Wherein my soul floats weary and alone!
Yet think not we are voyaging apart
To different havens. Truth is one. Yet One
Alone hath reached it in straight course. Each soul
Hath its own track, its currents, and its gales;
And each toward sequel of attainment must
Fetch many a compass. Some keep land in view—
The beacon-hills of old authority—
And draw assurance from a shore defined,
Though it be dire with cloud, and capes of wrath;
While some shoot boldly into perilous seas—
Pacific-seeming seas, yet not without
A weary loneliness of land forsook,
And fear of sudden cyclone, and still more
Deceitful calm. Or, if the metaphor
Be yet too cruel for a sister's heart,
Oh, think that in the common way of love
We are never out of hearing; but may each,
Whene'er we will, join hand with each, and say,
“God—Father—Love,” the triune sum of truth,
And Watchword of the universal Christ.
Sister, I think, and in the thought take heart,
That when the Day of Reconcilement comes,
As come it will, the all-transmuting Truth
May find affinities in things that seem
To us the very elements of war.
Dost thou remember how, in childhood's days,
One gave us with to recognize the south
By turning faceward to the mid-day sun;
And we believed, and took the facile plan
For unexceptioned law? But even now
I hear the chime of Austral noon, and, lo,
The sun is in the north? Yet 'tis the same
Bright sun that shone and shines upon us both,
On me the evil, and on thee the good;
Yea, more, it is the same, noon-glaring here,
That now with hints of orient twilight steals
Over the stillness of thy morning dreams.
Dost thou remember how in those old days,
The dear old days that ne'er may come again—
Though love, like history, repeats itself,
But with the larger feature, stronger hand,
And keener sense, evoked of common grief—
When we would scan the circling mountain-cope
That made our little valley all a world,
One taught our young unlearnèd lips to say,
“The Sensible Horizon;” then dissolved
Our bounded dream, and showed our widening minds
That this was not the limit of the truth,
But grew from our own petty finitude; and far
In unconceived remote another line,
Yet only in concession named a line,
“The Rational,” made space intelligible,
And gave relation to the stars. Yet not
The less our early mountain-narrowed sky
Was still the sky to us, cloud, storm, and all.
Oh take my parable, and fondly think
That though the years have brought me wider range,
And shifting zeniths been my law of life,
Did thou and I yet tread the native vale,
I not the less, beneath that homely sky,
Would point to it whene'er we spoke of heaven.
King Billy's Skull.
THE scene is the Southern Hemisphere;
The time — oh, any time of the year
Will do as well as another; say June,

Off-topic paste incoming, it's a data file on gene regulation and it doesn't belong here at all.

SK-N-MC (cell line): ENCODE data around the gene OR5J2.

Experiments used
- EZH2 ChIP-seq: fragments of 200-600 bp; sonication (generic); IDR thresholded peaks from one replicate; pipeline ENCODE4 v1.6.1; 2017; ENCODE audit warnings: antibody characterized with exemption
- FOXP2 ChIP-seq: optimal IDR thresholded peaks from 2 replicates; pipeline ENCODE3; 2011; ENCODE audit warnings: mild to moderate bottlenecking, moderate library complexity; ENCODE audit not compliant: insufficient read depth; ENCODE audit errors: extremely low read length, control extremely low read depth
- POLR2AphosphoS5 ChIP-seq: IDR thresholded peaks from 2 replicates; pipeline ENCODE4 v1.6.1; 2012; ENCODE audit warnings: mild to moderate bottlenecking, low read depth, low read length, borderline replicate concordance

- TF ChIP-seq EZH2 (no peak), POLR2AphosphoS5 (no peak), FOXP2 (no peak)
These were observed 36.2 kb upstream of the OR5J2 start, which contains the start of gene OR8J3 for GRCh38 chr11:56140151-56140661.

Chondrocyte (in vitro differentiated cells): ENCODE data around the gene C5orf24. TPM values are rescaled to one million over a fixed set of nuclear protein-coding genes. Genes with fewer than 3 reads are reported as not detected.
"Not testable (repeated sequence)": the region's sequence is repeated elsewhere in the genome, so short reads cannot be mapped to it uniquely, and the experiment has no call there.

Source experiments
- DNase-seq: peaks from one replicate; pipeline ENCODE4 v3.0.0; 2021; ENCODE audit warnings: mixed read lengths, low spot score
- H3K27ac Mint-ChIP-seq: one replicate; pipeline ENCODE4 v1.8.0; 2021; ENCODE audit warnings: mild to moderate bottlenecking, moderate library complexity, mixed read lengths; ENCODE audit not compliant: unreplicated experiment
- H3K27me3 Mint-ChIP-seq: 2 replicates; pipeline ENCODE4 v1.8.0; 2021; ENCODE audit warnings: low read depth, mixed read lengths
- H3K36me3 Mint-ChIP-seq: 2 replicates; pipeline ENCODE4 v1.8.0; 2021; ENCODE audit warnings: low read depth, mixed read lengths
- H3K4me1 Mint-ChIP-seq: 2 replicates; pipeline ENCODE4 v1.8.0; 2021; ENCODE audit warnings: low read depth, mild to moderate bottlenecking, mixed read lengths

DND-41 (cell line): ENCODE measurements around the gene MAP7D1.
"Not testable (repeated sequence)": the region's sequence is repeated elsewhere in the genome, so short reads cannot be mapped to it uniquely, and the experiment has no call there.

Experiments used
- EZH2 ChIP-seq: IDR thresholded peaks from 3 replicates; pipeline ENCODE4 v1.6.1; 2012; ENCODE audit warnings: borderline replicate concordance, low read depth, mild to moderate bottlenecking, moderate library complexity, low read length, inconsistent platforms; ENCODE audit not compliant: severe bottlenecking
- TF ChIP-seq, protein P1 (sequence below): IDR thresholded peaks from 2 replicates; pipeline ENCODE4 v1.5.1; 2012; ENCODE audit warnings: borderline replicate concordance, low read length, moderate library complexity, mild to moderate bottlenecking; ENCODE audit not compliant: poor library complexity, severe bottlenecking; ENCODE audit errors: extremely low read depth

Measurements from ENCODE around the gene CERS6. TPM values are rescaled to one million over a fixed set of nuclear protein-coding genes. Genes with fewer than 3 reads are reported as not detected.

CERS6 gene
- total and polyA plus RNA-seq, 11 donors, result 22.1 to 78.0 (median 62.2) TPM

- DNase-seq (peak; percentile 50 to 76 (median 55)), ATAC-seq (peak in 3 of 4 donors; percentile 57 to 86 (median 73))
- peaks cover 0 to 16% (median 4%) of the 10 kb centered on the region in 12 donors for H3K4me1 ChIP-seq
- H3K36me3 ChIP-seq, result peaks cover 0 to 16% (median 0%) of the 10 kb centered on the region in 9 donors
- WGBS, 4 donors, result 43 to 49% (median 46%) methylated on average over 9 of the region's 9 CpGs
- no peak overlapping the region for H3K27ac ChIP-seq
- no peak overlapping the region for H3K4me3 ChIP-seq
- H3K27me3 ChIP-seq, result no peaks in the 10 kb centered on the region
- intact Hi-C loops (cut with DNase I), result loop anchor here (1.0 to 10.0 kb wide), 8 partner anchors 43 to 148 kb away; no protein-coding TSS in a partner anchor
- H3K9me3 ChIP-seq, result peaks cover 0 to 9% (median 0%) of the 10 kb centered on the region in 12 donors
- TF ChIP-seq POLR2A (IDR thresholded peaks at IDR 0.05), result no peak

Put it down likewise as the full of the moon,
And midnight to boot, when churchyards, they say,
Yawn in a most unmannerly way;
And restless ghosts in winding-sheets
Go forth and gibber about the streets,
And rehearse old crimes that were better hid
In the darkness beneath the coffin-lid.
Observe, that I merely say, on dit;
But though it never happened to me
To encounter, either in-doors or out,
A posthumous gentleman walking about,
In regulation sepulchral guise,
Or in shirt, Crimean or otherwise,
Or in hat and boots and usual wear,
Or, save for a cloud, unbecomingly bare,
Or in gaseous form, with the stars shining through him,
Beckoning me to interview him —
On mission of solemnest import bound,
Or merely a constitutional round,
Beginning at twelve as books declare,
And ending at first sniff of morning air; —
Though all such things, you will understand,
Have reached me only at second-hand,
Or third, or fourth, as the case may be,
Yet there really did occur to me
Something which I perforce must call
In fact trans-ultra-super-preter-
Natural suits both truth and metre.
There is an Island, I won't say where,
For some yet live who mightn't care
To have the address too widely known;
Suffice it to say: South Temperate Zone.
In that same Isle, thus precisely set down,
There's a certain township, and also a town —
(For, to ears colonial, I need not state
That the two do not always homologate). —
And in that same town there's a certain street;
And in that same street, the locals to complete,
There's a certain Surgery, trim and neat,
Kept by —— well, perhaps it were rash
To call him other than Doctor Dash.
At midnight, then, in the month of June
(And don't forget the full of the moon),
I sat in that Surgery, writhing with pain,
Having waited fully two hours in vain
For Doctor Dash, who, I understood,
Was engaged in the questionable good
Of adding one to the sum of woe
That includes all creatures here below, —
Especially those whose particular dolour,
As mine was then, is a rotten molar!
Have you noted that midnight's final stroke
Has a way of solemnizing folk?
Though, goodness knows, in my special case,
With a cheek that was quite a three-quarter face,
There needed no solemnizing power,
No eerie vibration of midnight hour,
Chilling through heart, and thrilling through limb,
To put me en rapport with all things grim,